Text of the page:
KELLY NJOMBO, Lusaka
THE construction of a multi-million dollar Copperbelt international airport is expected to start after possible approval of the environmental impact assessment (EIA) submitted to Zambia Environmental Management Agency (ZEMA) to meet the growing demand of the aviation industry.
Zambia Airports Corporation Limited (ZACL ) has since submitted an EIA to ZEMA on the planned project which is estimated to cost almost US$400 million and will consist of plane hangars, rest rooms, fire station, office blocks, kitchen, restaurants, waiting rooms, laundry facilities, service shops, kiosks and car park, among others.
The project is also expected to develop and operate an airport of international standard to service the Copperbelt and North-Western parts of the country in tune with the regionâ€™s economic growth and travel needs.
ZACL has engaged the Aviation Industry Corporation of China to carry out the design and construction of the airport.
â€œNdola being the provincial capital of the Copperbelt and get way to major mining industrial and commercial undertakings on the Copperbelt and North-Western province deserve a world-class airport with all the basic and luxury facilities for travellers.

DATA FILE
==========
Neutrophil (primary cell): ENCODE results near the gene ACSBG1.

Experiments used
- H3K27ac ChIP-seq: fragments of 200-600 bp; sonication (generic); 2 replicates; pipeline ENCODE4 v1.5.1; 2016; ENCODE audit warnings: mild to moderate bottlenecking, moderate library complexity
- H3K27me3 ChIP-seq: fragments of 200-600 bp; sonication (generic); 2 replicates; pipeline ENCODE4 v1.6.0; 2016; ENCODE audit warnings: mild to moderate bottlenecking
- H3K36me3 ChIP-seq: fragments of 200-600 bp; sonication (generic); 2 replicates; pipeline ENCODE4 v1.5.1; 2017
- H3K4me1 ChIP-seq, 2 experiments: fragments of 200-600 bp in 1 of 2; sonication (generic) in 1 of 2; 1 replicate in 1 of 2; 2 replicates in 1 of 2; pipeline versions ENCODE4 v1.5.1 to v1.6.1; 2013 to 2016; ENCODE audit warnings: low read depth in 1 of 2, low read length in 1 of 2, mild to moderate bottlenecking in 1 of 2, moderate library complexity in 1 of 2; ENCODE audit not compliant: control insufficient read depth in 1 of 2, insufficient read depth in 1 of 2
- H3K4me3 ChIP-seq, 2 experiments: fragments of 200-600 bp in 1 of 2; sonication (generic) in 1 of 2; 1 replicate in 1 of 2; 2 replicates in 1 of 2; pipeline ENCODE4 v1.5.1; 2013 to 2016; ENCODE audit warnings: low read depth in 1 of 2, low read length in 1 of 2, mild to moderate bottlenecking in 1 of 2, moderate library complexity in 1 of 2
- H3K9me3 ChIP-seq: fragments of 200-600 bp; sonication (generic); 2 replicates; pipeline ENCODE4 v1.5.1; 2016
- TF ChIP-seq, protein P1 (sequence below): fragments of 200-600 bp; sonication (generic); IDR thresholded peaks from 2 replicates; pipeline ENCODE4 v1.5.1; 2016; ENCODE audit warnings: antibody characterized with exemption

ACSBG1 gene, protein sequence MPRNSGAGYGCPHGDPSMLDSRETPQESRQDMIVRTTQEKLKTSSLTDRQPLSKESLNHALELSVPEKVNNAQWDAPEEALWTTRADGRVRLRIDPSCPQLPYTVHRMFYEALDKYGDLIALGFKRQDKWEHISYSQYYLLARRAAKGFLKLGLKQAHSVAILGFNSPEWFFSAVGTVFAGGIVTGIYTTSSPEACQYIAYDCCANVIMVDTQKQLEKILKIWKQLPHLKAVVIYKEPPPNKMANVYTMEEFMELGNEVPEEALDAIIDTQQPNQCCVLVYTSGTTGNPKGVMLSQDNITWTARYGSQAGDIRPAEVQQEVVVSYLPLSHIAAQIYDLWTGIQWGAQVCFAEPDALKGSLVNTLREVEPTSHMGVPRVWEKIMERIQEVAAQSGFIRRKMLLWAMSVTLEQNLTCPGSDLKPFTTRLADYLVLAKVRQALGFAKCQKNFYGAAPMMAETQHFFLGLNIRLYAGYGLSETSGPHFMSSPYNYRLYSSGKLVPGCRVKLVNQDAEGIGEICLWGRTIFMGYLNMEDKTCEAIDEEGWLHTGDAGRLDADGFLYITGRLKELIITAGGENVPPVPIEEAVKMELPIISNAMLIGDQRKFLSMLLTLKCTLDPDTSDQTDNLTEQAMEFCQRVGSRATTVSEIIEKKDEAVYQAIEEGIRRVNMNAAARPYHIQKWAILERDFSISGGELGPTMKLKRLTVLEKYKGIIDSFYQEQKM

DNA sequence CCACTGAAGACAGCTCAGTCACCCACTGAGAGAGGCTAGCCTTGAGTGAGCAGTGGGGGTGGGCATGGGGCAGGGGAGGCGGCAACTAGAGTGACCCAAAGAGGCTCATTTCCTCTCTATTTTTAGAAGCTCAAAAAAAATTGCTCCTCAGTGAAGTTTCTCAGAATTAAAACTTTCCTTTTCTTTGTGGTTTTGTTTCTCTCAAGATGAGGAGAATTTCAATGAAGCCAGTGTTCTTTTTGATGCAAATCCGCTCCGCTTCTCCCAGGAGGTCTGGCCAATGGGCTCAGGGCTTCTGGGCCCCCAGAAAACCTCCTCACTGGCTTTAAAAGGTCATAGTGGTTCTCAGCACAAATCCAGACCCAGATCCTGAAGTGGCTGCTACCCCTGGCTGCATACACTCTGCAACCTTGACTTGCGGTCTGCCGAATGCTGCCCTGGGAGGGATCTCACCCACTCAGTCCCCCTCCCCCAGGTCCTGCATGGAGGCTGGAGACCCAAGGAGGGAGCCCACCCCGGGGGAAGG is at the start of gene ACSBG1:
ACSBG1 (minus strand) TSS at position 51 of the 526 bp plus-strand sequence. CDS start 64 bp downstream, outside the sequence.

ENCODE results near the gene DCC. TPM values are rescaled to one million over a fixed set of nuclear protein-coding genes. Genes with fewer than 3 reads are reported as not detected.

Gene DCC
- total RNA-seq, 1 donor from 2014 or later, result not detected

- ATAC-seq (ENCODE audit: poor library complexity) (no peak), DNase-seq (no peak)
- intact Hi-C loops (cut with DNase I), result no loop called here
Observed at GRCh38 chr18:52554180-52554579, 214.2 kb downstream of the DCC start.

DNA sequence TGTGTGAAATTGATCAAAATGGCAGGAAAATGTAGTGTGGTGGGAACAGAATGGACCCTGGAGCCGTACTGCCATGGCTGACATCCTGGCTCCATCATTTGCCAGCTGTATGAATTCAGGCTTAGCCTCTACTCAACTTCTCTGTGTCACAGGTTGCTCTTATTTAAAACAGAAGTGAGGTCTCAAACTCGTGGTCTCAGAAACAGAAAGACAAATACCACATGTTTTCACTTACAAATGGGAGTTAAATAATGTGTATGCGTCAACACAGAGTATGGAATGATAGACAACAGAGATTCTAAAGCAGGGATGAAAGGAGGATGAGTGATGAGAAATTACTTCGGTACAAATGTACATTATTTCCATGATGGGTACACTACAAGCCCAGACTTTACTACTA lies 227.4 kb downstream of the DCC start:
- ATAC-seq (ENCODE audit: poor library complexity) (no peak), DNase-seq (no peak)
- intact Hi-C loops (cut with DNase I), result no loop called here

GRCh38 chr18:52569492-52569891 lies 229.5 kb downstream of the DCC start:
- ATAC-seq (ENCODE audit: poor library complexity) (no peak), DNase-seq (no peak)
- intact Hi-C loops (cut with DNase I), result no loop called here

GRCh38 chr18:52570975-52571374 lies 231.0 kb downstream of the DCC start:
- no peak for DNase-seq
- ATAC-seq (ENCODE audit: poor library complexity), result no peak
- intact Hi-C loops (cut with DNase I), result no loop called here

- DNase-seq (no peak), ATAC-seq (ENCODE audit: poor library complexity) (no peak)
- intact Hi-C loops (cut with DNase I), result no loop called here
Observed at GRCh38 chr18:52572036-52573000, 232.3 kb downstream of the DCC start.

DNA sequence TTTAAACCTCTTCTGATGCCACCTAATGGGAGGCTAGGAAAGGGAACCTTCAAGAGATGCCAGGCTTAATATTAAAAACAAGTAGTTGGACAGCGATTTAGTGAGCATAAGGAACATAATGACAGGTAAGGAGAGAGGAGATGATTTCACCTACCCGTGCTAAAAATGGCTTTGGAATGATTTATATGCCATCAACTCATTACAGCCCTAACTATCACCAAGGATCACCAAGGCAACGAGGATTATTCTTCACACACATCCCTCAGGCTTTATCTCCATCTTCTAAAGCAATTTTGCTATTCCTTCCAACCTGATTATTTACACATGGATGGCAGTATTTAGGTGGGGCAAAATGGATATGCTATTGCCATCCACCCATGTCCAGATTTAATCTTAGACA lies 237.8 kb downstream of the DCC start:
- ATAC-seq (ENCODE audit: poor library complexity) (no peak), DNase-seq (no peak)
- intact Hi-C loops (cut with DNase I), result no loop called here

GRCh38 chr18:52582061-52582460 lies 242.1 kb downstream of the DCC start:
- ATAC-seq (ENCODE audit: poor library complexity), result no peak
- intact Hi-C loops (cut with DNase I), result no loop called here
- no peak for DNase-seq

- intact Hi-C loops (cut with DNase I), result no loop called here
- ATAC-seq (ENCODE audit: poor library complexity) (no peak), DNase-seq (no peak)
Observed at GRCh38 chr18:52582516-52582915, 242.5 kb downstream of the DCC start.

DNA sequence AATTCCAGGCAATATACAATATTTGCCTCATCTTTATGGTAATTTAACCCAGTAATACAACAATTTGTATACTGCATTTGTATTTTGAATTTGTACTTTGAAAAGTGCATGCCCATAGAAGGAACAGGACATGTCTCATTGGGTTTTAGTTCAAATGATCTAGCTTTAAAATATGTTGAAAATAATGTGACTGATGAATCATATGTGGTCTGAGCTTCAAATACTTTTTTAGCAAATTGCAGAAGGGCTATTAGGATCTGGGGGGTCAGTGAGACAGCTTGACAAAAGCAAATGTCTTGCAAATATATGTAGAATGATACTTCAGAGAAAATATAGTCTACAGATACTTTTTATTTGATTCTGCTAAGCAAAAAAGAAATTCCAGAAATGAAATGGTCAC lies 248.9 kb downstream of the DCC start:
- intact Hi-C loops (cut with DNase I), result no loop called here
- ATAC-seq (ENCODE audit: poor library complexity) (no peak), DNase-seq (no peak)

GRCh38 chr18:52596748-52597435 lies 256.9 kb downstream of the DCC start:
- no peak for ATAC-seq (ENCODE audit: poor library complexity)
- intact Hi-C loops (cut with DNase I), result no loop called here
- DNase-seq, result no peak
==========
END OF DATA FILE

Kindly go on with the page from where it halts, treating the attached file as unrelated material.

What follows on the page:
â€œThe proposed project estimated to cost US$397, 201, 694 is set to revutionalise infrastructure development in Ndola and Zambia as a whole being the only greenfield international airport to be built in more than three decades,â€ according to the report.
The project will include developing standard aviation facilities, and it will service a number of routes including South Africa, Kenya, the Democratic Republic of Congo, Zimbabwe, Botswana and Tanzania as well as service domestic routes such as Lusaka, Solwezi and other destinations for chartered flights.
ZACL has outlined the positive effects of the projects which will improve air travel, support and contribute to the economy through increased revenue generation and support industrial development.
Other positive contributions to the economy include reducing poverty through job creation, promotion of capacity building and skills development among the locals.
KELLY NJOMBO, Lusaka